Covid-19

Part of the debate – in the House of Commons at 6:42 pm on 11th November 2020.

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Photo of Ruth Cadbury Ruth Cadbury Labour, Brentford and Isleworth 6:42 pm, 11th November 2020

The incredibly moving contributions from my colleagues, my hon. Friend Emma Hardy and Joy Morrissey, remind us that every death is a family member and a friend; this reaches every one of us. Today, we hear that the death toll from covid has hit 50,000, the fifth highest in the world, but the UK is only the 21st country by size of population: world-beating, but for all the wrong reasons.

Throughout the past few months, we have seen amazing acts of kindness in my constituency to keep everyone safe, to support those who are vulnerable and to protect those in need. Community groups staffed mainly by volunteers have stepped forward, from the hot meals being provided by the Open Kitchen, the gurdwara and the mosques, to the food parcels from the Hounslow Community FoodBox in Brentford and the Bridgelink food bank in Isleworth, and of course many individuals have stepped forward to help their neighbours—I thank them all. Hounslow council has also stepped up in response to the new needs by providing services to local residents, such as delivering 8,000 further food packages and making 20,000 calls to those who are shielding, while working to tackle long-term problems around unemployment and job reskilling—issues that are so important, as so many of my constituents work at Heathrow airport.

That is why the incompetent approach of our national Government to key issues has been beyond frustrating. Until the Government start delivering on the covid response, infection and death rates will stay high, which means that lockdowns will have to be extended, repeated, or both. We all know that this is a challenging time for the Government and for Governments across the world, but key issues have been known about for months, yet little or nothing from the UK Government seems to change.

It is a simple truth that to control disease and infection in a population, the more testing and contact tracing that can be done, the better. We saw the fiasco at the start of September when my constituents were being sent to Cardiff, Southampton and further to get tested. We have consistently faced delayed and lost tests. I submitted written questions to Ministers asking how many test results were not returned. Shockingly, I was told that that information was not collected. If the data is not being collected, the success of the contract cannot be measured, and if it cannot be measured, there are no penalties for non-delivery. What a waste of public money.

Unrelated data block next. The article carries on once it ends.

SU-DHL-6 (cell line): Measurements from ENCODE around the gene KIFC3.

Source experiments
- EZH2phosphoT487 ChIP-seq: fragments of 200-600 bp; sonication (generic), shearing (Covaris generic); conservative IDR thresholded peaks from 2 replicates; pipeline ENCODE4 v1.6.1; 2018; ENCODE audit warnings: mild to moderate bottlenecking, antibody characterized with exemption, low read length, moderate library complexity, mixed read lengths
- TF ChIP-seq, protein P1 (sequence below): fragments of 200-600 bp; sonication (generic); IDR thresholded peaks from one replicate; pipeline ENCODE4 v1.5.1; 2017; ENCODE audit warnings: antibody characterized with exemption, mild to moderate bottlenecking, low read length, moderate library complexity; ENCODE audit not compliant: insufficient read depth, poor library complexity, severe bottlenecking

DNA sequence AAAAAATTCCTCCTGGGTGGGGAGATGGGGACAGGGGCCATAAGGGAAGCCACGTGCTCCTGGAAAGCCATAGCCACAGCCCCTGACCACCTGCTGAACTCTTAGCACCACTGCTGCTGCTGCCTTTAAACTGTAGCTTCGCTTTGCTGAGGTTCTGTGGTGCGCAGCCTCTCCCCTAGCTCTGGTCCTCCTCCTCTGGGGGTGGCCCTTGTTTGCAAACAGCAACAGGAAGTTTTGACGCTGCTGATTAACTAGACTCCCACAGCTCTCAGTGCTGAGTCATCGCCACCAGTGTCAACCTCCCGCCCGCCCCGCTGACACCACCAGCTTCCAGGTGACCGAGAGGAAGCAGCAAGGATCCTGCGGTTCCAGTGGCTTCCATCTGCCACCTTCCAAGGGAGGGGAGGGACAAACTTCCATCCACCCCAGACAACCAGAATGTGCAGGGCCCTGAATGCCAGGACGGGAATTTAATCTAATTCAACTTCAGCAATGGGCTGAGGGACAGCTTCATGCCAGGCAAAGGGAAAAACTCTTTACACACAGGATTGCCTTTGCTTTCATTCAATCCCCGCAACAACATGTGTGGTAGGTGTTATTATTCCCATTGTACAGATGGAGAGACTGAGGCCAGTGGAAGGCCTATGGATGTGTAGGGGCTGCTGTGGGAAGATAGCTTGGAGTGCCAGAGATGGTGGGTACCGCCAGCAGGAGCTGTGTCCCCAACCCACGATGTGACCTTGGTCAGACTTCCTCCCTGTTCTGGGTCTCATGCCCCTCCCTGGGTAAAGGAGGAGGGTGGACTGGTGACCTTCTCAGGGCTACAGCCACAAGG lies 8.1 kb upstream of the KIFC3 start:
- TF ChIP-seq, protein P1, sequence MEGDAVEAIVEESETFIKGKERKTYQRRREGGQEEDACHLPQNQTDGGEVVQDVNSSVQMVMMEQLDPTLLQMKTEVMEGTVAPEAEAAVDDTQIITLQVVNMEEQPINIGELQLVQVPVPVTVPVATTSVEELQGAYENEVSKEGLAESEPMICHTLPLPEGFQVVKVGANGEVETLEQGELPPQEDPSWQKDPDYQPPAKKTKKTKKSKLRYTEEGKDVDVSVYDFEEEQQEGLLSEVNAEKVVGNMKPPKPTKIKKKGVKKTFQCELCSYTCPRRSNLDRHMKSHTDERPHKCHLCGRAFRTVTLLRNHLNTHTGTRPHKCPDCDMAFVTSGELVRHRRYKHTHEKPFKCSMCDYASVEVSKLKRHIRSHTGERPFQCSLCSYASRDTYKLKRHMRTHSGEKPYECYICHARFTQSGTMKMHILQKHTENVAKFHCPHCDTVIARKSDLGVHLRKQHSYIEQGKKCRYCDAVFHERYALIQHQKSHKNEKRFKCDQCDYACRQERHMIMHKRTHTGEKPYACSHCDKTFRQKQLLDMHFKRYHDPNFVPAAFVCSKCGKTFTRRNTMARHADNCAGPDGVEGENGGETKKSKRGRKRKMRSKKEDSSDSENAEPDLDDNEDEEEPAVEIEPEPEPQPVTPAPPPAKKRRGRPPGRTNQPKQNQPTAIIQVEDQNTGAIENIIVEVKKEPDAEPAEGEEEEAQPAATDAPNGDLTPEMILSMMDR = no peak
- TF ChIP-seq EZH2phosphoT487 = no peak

Furthermore, a high contact tracing rate is essential to control the spread of infection, yet week after week we have seen track and trace in England—a multimillion-pound private sector operation—perform appallingly compared with public sector-run programmes in places such as Wales, which is reaching 90% of close contacts, whereas in England the figure has plunged to below 60%. Is that another missed target, or was a target contact tracing rate not included in the test and trace contract?

Before entering this place, I served as a Hounslow councillor and an office holder at the Local Government Association. If we had seen the level of cronyism, gross incompetence, spending of millions of pounds—not even billions—and targets missed in a local authority in the way that the Government are behaving, Ministers at the Ministry of Housing, Communities and Local Government would have called in the inspectors. PPE contracts have gone to companies with no ability to deliver, while competent UK companies have been ignored. When entrusted with taxpayers’ money, the Government should first ask whether the public sector can do the job—GPs for testing, and public health directors for track and trace. If the public sector cannot do it, proper contracting—playing by the rules—should be essential.